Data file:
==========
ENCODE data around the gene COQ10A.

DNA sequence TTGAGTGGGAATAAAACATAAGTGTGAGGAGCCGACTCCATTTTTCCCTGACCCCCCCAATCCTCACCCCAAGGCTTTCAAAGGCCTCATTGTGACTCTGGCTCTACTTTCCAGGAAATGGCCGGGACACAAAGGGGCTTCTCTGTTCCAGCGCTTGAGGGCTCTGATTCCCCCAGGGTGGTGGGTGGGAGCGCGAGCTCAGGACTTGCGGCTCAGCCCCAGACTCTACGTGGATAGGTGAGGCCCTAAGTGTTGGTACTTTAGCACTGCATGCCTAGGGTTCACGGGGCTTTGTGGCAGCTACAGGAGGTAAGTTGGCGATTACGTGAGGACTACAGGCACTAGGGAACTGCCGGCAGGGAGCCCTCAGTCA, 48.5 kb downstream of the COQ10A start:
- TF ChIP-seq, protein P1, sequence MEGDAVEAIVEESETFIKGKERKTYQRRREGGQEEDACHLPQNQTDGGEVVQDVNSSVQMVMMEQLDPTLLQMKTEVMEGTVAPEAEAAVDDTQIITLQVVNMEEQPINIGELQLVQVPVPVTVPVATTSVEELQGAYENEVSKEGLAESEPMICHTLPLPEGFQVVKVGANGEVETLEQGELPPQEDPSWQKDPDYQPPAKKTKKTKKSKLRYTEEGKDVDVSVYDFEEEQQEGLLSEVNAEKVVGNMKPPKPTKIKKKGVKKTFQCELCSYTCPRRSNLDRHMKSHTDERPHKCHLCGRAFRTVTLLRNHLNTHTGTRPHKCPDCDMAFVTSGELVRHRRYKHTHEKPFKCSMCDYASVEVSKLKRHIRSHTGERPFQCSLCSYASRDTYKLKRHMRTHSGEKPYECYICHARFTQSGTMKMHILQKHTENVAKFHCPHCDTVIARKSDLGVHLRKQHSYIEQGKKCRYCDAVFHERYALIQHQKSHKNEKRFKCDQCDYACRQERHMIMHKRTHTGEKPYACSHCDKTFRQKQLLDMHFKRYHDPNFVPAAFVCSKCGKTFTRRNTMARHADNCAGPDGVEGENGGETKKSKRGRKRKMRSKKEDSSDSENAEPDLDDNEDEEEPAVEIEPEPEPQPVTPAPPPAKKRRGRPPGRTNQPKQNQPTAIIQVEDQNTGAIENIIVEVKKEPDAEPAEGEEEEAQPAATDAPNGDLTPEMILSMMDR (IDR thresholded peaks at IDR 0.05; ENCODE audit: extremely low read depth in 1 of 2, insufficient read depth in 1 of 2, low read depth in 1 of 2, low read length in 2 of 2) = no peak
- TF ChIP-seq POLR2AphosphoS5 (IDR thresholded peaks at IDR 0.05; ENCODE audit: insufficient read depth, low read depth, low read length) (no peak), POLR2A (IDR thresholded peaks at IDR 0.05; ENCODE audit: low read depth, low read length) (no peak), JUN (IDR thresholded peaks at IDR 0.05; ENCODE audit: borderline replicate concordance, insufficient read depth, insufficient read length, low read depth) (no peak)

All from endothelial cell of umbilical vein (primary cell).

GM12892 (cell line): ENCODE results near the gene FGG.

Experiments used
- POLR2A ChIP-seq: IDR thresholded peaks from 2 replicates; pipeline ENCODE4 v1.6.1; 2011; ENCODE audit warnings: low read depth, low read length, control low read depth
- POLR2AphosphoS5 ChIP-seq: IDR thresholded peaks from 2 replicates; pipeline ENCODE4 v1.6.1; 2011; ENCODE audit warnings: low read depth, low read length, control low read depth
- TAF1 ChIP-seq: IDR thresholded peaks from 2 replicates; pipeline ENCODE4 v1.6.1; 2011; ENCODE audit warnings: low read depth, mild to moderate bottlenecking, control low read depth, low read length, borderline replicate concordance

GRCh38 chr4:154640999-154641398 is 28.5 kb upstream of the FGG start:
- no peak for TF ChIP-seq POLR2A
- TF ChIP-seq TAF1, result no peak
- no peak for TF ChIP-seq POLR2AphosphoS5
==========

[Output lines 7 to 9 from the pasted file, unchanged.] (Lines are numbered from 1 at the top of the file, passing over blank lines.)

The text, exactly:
Experiments used
- POLR2A ChIP-seq: IDR thresholded peaks from 2 replicates; pipeline ENCODE4 v1.6.1; 2011; ENCODE audit warnings: low read depth, low read length, control low read depth
- POLR2AphosphoS5 ChIP-seq: IDR thresholded peaks from 2 replicates; pipeline ENCODE4 v1.6.1; 2011; ENCODE audit warnings: low read depth, low read length, control low read depth